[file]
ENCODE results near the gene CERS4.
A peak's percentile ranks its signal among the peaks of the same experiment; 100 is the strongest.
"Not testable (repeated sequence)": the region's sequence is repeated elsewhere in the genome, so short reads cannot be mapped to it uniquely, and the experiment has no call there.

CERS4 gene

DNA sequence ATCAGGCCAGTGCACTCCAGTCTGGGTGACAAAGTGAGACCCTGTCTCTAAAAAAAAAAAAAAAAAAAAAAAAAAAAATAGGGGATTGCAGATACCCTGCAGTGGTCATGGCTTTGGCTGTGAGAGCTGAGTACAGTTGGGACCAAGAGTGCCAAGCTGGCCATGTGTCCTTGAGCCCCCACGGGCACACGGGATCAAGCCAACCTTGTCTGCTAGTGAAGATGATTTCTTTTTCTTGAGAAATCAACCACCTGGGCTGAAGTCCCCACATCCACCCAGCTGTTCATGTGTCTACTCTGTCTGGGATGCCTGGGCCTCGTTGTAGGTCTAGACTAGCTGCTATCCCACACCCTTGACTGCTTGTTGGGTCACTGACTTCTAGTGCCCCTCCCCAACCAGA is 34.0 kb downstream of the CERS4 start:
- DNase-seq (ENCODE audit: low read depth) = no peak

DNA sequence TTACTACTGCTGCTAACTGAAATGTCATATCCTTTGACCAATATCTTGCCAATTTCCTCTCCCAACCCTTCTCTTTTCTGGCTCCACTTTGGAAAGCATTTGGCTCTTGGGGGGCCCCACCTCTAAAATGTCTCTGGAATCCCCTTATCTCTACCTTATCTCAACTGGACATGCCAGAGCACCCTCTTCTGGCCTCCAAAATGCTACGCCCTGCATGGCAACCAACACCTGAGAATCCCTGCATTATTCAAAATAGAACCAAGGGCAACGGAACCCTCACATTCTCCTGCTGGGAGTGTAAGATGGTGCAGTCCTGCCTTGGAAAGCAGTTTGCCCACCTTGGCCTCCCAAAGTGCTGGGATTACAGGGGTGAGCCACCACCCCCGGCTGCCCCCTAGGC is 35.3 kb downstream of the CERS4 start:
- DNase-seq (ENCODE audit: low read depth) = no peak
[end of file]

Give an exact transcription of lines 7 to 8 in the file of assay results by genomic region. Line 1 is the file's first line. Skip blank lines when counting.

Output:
DNA sequence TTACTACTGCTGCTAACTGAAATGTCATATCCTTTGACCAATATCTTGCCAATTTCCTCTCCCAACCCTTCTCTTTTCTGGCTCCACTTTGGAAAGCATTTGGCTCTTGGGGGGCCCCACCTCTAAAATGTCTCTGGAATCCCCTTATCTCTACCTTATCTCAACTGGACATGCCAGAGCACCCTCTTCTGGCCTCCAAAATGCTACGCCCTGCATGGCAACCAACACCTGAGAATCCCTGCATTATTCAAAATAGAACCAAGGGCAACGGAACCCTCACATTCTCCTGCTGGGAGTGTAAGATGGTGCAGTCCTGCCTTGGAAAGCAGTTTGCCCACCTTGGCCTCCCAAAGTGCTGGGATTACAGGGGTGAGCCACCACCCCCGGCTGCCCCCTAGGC is 35.3 kb downstream of the CERS4 start:
- DNase-seq (ENCODE audit: low read depth) = no peak